A bill that would allow Lockwood voters to create a high school district was resoundingly passed by the Montana House on Wednesday.
With a 97-3 margin, Senate Bill 139 is now headed for Gov. Steve Bullock's desk.
It would give a handful of Montana K-8 school districts the option to vote to expand into a high school district, opening the door to a split between Lockwood and Billings Public Schools.
Lockwood, a K-8 district, sends its high school-age students to Billings high schools. Lockwood, along with East Helena and Missoula Hellgate, championed a similar bill in 2015, but controversial provisions — namely an asset split between districts — sank the proposal.
A series of meetings beginning in 2015 between Billings and Lockwood trustees were contentious early, inflamed by Billings' redistricting process that removed a high school choice provision that applied only to Lockwood students. Later meetings were more cordial but reached little resolution between the districts.
Billings trustees are the last holdout among several education groups that opposed the 2015 bill. Helena interim Superintendent Jack Copps spoke in favor of the current bill, and it's supported by the state teacher's union.
The law would give K-8 districts that are eligible to expand to K-12 a five-year window to make the move. Districts would have to vote to expand, then vote again within two years to pass a bond to build a high school. If either vote fails, districts have to wait for another five-year window.
School District 2 has argued that the uncertainty of whether it will enroll Lockwood students in the future complicates its planning, especially for advanced and elective classes and special programs.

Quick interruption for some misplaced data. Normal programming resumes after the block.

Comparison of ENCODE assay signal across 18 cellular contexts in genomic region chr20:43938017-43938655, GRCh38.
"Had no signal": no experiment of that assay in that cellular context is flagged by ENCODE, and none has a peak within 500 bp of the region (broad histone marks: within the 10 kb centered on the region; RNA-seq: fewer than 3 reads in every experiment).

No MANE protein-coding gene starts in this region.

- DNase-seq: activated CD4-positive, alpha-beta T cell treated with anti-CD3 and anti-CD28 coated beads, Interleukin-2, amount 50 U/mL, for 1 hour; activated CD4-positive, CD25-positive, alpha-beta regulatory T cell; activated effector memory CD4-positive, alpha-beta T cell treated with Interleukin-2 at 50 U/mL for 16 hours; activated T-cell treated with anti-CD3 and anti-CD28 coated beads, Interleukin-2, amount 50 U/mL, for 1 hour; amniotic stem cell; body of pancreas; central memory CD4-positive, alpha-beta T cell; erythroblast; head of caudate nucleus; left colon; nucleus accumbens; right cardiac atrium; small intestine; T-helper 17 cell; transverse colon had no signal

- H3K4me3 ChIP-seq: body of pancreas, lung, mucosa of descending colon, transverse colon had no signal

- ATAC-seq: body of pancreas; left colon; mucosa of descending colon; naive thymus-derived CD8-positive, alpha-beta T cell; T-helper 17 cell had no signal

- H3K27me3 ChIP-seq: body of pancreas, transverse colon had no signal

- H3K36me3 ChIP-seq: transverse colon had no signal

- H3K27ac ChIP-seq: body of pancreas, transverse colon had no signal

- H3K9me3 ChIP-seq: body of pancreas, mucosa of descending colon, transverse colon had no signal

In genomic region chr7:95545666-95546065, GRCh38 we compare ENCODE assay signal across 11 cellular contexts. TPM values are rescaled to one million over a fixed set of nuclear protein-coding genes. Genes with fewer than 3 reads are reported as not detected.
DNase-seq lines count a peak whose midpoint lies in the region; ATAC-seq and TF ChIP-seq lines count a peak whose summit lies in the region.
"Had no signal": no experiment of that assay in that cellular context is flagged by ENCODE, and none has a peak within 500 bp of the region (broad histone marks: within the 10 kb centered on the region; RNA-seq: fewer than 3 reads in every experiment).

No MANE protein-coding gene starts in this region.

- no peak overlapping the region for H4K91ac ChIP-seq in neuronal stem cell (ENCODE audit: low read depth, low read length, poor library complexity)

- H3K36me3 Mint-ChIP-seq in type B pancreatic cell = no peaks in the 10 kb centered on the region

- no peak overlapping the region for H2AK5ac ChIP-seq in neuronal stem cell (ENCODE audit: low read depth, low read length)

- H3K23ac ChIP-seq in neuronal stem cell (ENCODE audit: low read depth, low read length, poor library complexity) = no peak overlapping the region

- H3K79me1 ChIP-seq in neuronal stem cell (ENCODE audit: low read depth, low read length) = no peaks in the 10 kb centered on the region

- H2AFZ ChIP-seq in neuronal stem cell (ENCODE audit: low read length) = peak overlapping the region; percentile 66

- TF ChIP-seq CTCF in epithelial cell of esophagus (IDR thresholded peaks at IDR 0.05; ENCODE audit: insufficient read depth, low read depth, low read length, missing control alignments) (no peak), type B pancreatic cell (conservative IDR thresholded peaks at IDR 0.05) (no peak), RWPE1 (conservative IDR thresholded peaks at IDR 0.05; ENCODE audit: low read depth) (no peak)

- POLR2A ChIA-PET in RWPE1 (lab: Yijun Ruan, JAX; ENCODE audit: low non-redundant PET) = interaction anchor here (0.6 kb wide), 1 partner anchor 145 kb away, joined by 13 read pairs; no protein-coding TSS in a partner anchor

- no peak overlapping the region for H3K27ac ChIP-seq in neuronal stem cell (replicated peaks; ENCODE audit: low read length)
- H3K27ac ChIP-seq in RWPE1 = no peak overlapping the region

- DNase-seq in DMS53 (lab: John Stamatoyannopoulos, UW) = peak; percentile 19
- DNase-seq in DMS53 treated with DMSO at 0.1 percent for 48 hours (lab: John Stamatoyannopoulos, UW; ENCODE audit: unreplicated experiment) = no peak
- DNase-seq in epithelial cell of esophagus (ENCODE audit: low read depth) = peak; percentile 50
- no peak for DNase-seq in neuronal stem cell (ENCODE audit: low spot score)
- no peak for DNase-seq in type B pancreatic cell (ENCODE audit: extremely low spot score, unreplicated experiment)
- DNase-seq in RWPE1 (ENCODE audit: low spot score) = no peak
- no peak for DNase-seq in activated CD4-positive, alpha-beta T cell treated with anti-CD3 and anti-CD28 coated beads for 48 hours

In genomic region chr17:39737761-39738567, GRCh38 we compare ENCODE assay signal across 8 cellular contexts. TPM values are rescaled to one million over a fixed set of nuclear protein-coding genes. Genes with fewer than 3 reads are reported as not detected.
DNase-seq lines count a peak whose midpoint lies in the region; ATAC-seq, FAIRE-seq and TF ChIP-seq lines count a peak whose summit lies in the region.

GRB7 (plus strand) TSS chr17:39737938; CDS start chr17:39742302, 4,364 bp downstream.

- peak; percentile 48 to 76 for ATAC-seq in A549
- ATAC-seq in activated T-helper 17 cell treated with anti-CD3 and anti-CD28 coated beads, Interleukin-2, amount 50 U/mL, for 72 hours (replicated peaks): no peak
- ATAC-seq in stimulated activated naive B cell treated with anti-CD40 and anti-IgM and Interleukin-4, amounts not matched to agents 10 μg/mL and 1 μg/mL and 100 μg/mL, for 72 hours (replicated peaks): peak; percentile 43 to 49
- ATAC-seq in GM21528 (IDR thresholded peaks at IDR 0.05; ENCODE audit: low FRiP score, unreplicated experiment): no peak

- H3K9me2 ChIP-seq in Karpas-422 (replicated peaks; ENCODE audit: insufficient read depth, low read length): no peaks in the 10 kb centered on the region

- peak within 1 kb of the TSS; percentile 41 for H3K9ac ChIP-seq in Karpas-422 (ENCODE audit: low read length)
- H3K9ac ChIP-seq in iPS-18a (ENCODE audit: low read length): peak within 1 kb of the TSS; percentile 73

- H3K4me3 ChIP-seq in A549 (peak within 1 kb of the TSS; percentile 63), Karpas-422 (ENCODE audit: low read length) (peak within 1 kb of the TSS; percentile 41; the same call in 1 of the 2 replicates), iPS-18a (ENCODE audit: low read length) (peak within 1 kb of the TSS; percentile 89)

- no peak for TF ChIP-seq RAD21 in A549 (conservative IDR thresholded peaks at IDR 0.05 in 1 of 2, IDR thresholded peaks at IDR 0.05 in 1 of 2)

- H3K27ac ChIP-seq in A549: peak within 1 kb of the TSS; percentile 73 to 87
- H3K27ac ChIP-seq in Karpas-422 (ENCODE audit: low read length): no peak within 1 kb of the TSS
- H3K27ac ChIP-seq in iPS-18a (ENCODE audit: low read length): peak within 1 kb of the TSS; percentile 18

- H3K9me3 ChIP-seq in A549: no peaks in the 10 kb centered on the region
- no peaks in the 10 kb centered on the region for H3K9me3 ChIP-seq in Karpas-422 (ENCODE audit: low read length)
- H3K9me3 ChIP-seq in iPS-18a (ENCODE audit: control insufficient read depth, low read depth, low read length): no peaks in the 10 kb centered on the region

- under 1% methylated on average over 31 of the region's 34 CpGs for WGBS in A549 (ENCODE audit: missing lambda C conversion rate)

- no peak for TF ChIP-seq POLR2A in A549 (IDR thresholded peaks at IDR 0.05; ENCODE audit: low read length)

"Repeated consideration of an expansion bill makes any long-range fiscal and educational planning for our school district business challenging, if not impossible," wrote SD2 board chair Greta Besch Moen in a letter to legislators.
Based on changes in tax base and student enrollment, SD2 Chief Financial Officer Mike Arnold estimates that Billings would loose about $1.6 milion in budget authority in its current budget. His projections show a 2.65 mill increase in SD2's school year budget for Billings taxpayers. Previous Gazette projections and state projections also predicted a modest increase.
Billings trustees have aruged that Billings voters deserve to vote as well on a Lockwood split, given tax impacts. And SD2 has repeatedly questioned the willingness of Lockwood voters to pay for a high school.
Lockwood overwhelmingly passed a bond levy in 2006 to build a new middle school and update existing facilities. Since then, of eight levies put up for a vote, a building reserve levy in 2013 and a technology levy in 2012 passed. Bond levies for a sewer system failed four times before passing.
Gazette projections last spring estimated that taxes to build a new school could exceed $100 per year for 20 years on a $100,000 home. Accounting for changes in Lockwood's tax base, a $40 million school would cost about $55 per year for 20 years on a $100,000 home. That doesn't include interest on bonds.
Lockwood Superintendent Tobin Novasio previously said that he "absolutely" expects the bill to make it to Bullock's desk.
"There's no indication that he wouldn't sign it," Novasio said. "It's a bipartisan bill at this point. I can't imagine any reason why he wouldn't sign it."